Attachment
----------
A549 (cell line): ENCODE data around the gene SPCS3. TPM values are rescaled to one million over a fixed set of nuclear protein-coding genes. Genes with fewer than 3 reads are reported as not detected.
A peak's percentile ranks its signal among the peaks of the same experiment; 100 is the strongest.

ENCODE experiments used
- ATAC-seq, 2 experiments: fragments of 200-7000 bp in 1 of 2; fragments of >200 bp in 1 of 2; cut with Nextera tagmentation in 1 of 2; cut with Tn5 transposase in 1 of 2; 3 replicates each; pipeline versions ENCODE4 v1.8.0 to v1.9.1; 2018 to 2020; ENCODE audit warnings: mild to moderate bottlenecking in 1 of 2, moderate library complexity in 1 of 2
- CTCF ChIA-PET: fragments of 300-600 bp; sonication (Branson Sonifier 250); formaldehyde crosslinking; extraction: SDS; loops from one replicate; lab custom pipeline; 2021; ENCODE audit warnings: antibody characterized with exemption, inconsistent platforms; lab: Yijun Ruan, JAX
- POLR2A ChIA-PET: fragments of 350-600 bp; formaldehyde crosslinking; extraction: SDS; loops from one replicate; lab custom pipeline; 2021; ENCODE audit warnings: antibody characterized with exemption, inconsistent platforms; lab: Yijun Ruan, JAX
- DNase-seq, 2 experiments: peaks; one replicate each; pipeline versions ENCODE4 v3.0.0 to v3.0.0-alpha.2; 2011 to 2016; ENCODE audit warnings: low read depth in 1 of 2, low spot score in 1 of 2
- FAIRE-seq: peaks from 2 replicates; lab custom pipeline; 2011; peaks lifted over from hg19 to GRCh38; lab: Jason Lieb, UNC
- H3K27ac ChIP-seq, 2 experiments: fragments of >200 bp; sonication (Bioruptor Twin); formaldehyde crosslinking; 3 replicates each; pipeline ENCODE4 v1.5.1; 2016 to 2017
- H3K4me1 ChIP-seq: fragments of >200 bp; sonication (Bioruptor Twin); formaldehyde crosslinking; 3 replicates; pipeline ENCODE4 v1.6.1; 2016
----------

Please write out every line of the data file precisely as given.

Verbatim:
A549 (cell line): ENCODE data around the gene SPCS3. TPM values are rescaled to one million over a fixed set of nuclear protein-coding genes. Genes with fewer than 3 reads are reported as not detected.
A peak's percentile ranks its signal among the peaks of the same experiment; 100 is the strongest.

ENCODE experiments used
- ATAC-seq, 2 experiments: fragments of 200-7000 bp in 1 of 2; fragments of >200 bp in 1 of 2; cut with Nextera tagmentation in 1 of 2; cut with Tn5 transposase in 1 of 2; 3 replicates each; pipeline versions ENCODE4 v1.8.0 to v1.9.1; 2018 to 2020; ENCODE audit warnings: mild to moderate bottlenecking in 1 of 2, moderate library complexity in 1 of 2
- CTCF ChIA-PET: fragments of 300-600 bp; sonication (Branson Sonifier 250); formaldehyde crosslinking; extraction: SDS; loops from one replicate; lab custom pipeline; 2021; ENCODE audit warnings: antibody characterized with exemption, inconsistent platforms; lab: Yijun Ruan, JAX
- POLR2A ChIA-PET: fragments of 350-600 bp; formaldehyde crosslinking; extraction: SDS; loops from one replicate; lab custom pipeline; 2021; ENCODE audit warnings: antibody characterized with exemption, inconsistent platforms; lab: Yijun Ruan, JAX
- DNase-seq, 2 experiments: peaks; one replicate each; pipeline versions ENCODE4 v3.0.0 to v3.0.0-alpha.2; 2011 to 2016; ENCODE audit warnings: low read depth in 1 of 2, low spot score in 1 of 2
- FAIRE-seq: peaks from 2 replicates; lab custom pipeline; 2011; peaks lifted over from hg19 to GRCh38; lab: Jason Lieb, UNC
- H3K27ac ChIP-seq, 2 experiments: fragments of >200 bp; sonication (Bioruptor Twin); formaldehyde crosslinking; 3 replicates each; pipeline ENCODE4 v1.5.1; 2016 to 2017
- H3K4me1 ChIP-seq: fragments of >200 bp; sonication (Bioruptor Twin); formaldehyde crosslinking; 3 replicates; pipeline ENCODE4 v1.6.1; 2016